than 3 minutes. (This is also something we did last year). 

 When Kyle was little he had many skills that he has now lost, but I believe that knowledge is still in him. He seems to understand most
everything around him. (i.e. he does not like when I speak about him, to others
in front of him).

Last year he was working at home with an after school aide (actually a teacher in your district) & he was making wonderful
progress with letters & numbers & general patience.  Alas, she moved to Florida in June and he has regressed some in this department. My
point is I know he has more than he is giving at school.

At Kyle’s most recent IEP meeting changes were being made to make
his learning mostly about life skills & functional
communication. (Shapes & colors for example are really not very important). 

He currently has his own Ipad (which I send to school every day) which he uses mainly for recreational purposes (tv, games, etc).  However, my school district is supposed to get him an IPad
mini for use solely as a communication device.  This way, he can continue to use his regular Ipad at school for incentive, reward &

My school district, was also supposed to write in the IEP that a behavior plan
was to be put in place to help curb Kyle’s breath holding (that’s another issue that
I don’t want to overwhelm you with here – but not to worry, it is behavioral
& not health related)…Anyway,my district did NOT put any of these changes
into his new IEP. Therefore this is something I’m trying to work out with

Lastly, I drive him to & from school each day.  And in the past, often when I pick him up from school I’m told things
like “Kyle had 2 seizures, Kyle took a nap, Kyle had a BM etc.”  All of this is helpful information & I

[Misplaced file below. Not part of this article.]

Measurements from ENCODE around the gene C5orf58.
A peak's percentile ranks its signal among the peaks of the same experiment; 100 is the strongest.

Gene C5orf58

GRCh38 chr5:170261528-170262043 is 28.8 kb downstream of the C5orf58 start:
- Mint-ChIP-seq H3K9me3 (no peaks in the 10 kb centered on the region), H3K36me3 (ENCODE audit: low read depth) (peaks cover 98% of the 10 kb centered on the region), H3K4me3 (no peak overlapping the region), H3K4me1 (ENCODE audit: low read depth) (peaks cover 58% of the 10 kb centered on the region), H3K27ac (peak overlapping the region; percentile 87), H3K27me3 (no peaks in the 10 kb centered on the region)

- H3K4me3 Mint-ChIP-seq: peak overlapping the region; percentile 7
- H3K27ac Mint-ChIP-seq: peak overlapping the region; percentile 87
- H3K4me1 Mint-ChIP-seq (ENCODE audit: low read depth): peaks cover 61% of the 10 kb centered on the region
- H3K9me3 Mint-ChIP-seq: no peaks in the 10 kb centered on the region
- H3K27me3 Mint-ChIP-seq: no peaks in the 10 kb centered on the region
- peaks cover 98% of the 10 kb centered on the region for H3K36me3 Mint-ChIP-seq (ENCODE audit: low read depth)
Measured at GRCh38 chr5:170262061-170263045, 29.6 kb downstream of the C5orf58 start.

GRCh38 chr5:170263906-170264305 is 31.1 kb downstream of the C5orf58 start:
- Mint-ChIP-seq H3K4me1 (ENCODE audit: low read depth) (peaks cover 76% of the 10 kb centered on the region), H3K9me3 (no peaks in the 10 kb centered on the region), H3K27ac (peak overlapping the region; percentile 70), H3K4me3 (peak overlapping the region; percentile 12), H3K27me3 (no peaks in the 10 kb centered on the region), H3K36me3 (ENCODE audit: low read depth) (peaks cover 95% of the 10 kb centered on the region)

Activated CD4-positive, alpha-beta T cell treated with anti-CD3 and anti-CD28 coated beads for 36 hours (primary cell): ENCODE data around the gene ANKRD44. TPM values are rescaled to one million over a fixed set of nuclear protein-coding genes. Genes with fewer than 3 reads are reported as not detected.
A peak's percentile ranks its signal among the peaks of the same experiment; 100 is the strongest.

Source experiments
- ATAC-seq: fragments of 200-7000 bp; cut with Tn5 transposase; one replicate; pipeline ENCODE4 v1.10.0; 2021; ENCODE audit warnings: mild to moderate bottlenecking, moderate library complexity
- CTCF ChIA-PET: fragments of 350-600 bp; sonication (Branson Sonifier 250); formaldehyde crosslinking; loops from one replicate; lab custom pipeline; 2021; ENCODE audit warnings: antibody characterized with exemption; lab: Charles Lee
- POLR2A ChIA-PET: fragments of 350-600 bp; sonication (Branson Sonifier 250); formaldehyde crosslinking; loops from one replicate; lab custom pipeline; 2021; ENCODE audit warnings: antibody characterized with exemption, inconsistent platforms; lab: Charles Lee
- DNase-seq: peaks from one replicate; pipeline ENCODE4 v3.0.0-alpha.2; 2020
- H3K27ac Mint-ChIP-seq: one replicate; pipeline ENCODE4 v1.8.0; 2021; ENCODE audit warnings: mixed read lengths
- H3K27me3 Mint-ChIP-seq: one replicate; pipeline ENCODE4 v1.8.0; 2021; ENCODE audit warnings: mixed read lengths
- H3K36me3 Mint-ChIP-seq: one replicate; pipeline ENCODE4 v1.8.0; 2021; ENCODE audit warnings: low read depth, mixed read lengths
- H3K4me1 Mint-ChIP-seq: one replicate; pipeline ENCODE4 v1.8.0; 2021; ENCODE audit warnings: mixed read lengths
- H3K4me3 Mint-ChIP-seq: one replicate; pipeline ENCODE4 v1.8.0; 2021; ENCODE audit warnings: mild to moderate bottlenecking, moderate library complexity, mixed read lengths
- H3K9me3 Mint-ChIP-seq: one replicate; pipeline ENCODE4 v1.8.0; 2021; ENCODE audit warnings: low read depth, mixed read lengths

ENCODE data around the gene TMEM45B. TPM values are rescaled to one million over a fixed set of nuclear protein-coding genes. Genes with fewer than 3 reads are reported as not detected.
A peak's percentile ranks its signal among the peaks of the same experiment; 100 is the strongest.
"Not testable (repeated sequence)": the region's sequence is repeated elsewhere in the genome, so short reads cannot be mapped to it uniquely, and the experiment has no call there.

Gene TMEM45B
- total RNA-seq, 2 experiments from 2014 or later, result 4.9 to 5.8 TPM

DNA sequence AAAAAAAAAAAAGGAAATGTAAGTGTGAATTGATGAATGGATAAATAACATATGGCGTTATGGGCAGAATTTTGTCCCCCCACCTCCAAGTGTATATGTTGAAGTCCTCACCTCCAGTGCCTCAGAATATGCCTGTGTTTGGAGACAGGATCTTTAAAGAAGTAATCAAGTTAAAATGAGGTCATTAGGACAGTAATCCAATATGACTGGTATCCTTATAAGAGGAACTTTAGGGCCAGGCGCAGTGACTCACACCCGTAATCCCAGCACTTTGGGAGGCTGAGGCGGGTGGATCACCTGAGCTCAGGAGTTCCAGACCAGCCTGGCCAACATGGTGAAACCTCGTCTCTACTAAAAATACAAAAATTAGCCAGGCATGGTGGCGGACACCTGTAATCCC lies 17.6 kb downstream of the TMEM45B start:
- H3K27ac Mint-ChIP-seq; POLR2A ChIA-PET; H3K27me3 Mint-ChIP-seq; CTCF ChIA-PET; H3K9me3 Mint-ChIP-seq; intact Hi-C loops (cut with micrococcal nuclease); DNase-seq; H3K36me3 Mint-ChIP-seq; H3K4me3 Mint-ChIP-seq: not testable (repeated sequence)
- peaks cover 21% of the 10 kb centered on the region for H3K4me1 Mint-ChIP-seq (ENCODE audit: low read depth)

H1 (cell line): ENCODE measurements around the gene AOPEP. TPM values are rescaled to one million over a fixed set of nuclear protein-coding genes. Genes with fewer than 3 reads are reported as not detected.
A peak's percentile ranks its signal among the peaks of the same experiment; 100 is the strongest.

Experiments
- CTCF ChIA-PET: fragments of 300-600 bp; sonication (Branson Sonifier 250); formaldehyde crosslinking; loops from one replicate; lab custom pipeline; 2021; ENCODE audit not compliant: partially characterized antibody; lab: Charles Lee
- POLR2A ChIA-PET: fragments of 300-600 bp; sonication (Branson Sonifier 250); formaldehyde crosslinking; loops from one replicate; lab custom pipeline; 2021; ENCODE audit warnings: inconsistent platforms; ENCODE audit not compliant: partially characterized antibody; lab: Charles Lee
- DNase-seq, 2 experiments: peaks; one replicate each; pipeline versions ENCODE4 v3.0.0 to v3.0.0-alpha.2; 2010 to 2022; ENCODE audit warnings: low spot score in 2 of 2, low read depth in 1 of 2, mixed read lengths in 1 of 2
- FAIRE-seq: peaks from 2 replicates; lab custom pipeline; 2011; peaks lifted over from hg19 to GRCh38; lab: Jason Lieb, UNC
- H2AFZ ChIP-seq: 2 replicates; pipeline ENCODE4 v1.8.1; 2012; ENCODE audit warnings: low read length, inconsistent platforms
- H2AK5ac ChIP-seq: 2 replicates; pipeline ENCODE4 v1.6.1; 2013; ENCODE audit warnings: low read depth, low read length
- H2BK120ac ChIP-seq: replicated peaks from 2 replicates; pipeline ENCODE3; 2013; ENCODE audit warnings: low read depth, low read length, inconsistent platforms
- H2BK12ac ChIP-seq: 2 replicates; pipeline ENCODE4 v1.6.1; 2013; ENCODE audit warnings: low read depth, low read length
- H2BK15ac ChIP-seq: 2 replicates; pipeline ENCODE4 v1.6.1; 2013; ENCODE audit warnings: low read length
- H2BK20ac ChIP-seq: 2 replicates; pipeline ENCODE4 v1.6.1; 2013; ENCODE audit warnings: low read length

appreciate it. I would just love it if I was also told of Kyle’s progress and how I
can reinforce learning at home.

I hope you find this note helpful.

Thank you so much for taking the time to read this. 

Looking forward officially meeting you on Tuesday. I’m
always available if you or the class needs anything. 

Best wishes for a wonderful school year!

Autism Mommy


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Written by

Frank Campagna

I’m a 48 year old neurotypical dad with a 14 year old son with severe, non-verbal autism & epilepsy. I created this blog to rant about autism & epilepsy while celebrating my son who I affectionately call “the king” :-).

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12 People Replies to “The Wife’s Email To Kyle’s New Teacher”

  1. I just had to pop in and say that as a special education teacher who works with students on the autism spectrum who are low-functioning, these kinds of emails are GREAT to get. Sounds like you and your wife are fantastic parents to work with, and I just wanted to say kudos to your guys for being proactive in talking with his new teacher!

  2. Great letter! I like to meet with my son's teacher, too, before the prior school year ends and again at the beginning of the new school year to go over the IEP.

  3. Anonymous

    I teach middle school students with special needs and I wish all the parents would write a letter like this one! Letters like this are very helpful and parents know their children the best.